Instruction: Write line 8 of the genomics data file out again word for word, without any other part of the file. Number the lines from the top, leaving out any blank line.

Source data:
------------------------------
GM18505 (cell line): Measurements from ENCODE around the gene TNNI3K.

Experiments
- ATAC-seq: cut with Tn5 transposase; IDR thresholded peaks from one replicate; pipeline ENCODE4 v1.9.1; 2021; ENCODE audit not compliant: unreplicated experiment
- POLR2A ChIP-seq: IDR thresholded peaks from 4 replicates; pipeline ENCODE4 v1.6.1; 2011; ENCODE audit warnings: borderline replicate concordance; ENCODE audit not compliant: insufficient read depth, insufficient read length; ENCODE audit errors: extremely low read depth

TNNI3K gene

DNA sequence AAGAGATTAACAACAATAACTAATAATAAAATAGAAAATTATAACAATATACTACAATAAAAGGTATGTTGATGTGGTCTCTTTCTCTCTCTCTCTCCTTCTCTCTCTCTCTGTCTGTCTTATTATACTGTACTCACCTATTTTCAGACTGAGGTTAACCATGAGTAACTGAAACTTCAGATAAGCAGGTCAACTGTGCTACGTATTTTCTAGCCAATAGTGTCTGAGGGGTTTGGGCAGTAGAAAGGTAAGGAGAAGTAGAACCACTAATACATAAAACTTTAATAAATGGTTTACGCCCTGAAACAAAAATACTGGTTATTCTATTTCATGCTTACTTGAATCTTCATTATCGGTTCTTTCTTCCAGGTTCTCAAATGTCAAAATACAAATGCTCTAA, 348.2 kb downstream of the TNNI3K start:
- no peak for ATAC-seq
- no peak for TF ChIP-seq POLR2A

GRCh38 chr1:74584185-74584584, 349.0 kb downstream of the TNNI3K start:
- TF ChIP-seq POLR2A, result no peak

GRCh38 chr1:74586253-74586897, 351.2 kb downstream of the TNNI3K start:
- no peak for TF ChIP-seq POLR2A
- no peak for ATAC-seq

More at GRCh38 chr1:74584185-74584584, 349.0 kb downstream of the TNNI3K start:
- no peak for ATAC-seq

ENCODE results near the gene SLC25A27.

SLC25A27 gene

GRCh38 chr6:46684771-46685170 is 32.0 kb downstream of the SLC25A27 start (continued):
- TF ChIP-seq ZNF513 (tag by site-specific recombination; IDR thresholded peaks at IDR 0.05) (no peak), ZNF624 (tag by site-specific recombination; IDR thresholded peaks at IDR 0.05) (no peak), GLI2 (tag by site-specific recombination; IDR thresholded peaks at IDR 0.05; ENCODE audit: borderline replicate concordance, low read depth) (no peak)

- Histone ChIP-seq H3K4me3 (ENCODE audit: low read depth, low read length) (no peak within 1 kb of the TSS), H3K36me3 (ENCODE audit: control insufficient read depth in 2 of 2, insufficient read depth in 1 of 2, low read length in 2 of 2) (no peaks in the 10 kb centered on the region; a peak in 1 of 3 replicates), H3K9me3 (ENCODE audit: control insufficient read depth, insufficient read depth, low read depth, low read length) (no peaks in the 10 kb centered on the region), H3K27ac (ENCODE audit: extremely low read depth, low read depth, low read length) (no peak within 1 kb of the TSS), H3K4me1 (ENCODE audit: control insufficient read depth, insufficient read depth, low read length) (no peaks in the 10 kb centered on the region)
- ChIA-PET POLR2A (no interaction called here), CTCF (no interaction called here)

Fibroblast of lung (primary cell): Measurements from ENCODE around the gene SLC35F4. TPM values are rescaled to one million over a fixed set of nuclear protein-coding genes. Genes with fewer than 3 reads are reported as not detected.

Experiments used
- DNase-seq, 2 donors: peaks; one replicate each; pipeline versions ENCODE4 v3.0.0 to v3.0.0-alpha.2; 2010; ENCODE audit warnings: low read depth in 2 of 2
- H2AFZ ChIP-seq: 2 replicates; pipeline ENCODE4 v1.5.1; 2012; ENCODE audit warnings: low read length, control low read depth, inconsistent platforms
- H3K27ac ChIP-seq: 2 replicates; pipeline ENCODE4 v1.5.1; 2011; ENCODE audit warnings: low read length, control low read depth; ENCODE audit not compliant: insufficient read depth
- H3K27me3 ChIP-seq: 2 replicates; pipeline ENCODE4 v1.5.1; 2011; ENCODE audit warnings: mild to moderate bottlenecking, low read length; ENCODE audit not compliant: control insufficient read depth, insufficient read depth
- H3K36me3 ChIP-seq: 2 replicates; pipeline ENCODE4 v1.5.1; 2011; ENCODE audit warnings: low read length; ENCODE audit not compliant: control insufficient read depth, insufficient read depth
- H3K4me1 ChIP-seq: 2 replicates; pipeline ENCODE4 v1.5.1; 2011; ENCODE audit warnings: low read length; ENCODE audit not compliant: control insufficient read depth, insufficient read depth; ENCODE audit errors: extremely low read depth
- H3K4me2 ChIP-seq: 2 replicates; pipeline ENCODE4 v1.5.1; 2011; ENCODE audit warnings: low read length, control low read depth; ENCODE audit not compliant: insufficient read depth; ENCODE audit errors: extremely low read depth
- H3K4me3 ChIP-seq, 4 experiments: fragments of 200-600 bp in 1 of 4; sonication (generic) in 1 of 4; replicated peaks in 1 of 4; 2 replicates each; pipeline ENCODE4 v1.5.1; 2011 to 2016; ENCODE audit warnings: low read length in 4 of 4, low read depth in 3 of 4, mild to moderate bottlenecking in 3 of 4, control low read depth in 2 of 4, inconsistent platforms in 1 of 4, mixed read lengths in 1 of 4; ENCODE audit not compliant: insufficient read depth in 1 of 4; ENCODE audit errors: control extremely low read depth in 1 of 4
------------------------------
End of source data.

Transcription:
- no peak for TF ChIP-seq POLR2A